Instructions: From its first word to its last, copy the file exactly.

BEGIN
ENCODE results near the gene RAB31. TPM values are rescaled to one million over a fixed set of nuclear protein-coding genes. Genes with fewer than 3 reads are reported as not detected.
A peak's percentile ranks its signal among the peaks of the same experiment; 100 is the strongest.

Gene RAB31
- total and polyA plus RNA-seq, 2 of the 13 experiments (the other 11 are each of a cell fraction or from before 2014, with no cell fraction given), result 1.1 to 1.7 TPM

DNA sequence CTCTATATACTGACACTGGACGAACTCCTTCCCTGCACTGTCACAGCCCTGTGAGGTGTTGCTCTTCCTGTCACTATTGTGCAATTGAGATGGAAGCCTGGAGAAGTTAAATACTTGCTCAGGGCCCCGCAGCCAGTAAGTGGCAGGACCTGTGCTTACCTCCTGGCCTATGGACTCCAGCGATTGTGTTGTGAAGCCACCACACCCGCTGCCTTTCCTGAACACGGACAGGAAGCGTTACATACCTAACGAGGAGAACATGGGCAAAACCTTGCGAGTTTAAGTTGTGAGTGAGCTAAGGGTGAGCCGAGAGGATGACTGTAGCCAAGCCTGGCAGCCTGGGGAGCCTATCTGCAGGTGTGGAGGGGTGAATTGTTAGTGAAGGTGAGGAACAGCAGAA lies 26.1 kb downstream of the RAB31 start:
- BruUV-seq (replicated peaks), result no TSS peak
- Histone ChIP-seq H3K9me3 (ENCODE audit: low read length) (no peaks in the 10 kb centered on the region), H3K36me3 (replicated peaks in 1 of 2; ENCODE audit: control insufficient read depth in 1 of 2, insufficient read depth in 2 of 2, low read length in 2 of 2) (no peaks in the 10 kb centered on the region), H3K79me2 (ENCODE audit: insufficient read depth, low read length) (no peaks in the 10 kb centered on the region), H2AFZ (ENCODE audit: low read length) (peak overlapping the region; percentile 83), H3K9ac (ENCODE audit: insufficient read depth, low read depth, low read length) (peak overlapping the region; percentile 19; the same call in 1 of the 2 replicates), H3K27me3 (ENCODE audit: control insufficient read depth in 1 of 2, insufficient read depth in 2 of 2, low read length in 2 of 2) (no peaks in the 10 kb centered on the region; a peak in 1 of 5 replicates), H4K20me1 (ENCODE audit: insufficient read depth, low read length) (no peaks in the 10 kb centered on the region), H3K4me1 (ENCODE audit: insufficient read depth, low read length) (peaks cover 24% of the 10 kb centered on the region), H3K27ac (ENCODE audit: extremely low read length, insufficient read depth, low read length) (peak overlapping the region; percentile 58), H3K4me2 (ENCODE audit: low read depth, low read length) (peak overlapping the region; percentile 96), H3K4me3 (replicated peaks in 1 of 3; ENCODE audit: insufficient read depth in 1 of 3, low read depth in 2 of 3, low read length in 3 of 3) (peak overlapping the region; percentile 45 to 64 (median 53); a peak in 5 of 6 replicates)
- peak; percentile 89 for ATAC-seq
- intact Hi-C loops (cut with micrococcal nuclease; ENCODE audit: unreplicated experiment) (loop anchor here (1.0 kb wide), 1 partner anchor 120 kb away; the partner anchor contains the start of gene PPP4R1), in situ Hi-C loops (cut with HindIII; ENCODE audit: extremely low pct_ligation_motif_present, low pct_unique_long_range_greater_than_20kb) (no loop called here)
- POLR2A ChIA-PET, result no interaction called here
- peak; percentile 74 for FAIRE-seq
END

ENCODE results near the gene RAB31. TPM values are rescaled to one million over a fixed set of nuclear protein-coding genes. Genes with fewer than 3 reads are reported as not detected.
A peak's percentile ranks its signal among the peaks of the same experiment; 100 is the strongest.

Gene RAB31
- total and polyA plus RNA-seq, 2 of the 13 experiments (the other 11 are each of a cell fraction or from before 2014, with no cell fraction given), result 1.1 to 1.7 TPM

DNA sequence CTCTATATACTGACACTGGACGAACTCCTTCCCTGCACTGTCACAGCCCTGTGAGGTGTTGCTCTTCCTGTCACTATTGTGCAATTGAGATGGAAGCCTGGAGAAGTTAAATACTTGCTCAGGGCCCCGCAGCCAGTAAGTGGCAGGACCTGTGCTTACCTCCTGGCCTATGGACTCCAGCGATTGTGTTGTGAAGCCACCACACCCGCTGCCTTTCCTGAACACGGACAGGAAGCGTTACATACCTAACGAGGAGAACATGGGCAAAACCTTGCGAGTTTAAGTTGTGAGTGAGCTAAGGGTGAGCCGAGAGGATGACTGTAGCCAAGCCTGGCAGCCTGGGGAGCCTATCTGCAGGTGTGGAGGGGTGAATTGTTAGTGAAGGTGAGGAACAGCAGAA lies 26.1 kb downstream of the RAB31 start:
- BruUV-seq (replicated peaks), result no TSS peak
- Histone ChIP-seq H3K9me3 (ENCODE audit: low read length) (no peaks in the 10 kb centered on the region), H3K36me3 (replicated peaks in 1 of 2; ENCODE audit: control insufficient read depth in 1 of 2, insufficient read depth in 2 of 2, low read length in 2 of 2) (no peaks in the 10 kb centered on the region), H3K79me2 (ENCODE audit: insufficient read depth, low read length) (no peaks in the 10 kb centered on the region), H2AFZ (ENCODE audit: low read length) (peak overlapping the region; percentile 83), H3K9ac (ENCODE audit: insufficient read depth, low read depth, low read length) (peak overlapping the region; percentile 19; the same call in 1 of the 2 replicates), H3K27me3 (ENCODE audit: control insufficient read depth in 1 of 2, insufficient read depth in 2 of 2, low read length in 2 of 2) (no peaks in the 10 kb centered on the region; a peak in 1 of 5 replicates), H4K20me1 (ENCODE audit: insufficient read depth, low read length) (no peaks in the 10 kb centered on the region), H3K4me1 (ENCODE audit: insufficient read depth, low read length) (peaks cover 24% of the 10 kb centered on the region), H3K27ac (ENCODE audit: extremely low read length, insufficient read depth, low read length) (peak overlapping the region; percentile 58), H3K4me2 (ENCODE audit: low read depth, low read length) (peak overlapping the region; percentile 96), H3K4me3 (replicated peaks in 1 of 3; ENCODE audit: insufficient read depth in 1 of 3, low read depth in 2 of 3, low read length in 3 of 3) (peak overlapping the region; percentile 45 to 64 (median 53); a peak in 5 of 6 replicates)
- peak; percentile 89 for ATAC-seq
- intact Hi-C loops (cut with micrococcal nuclease; ENCODE audit: unreplicated experiment) (loop anchor here (1.0 kb wide), 1 partner anchor 120 kb away; the partner anchor contains the start of gene PPP4R1), in situ Hi-C loops (cut with HindIII; ENCODE audit: extremely low pct_ligation_motif_present, low pct_unique_long_range_greater_than_20kb) (no loop called here)
- POLR2A ChIA-PET, result no interaction called here
- peak; percentile 74 for FAIRE-seq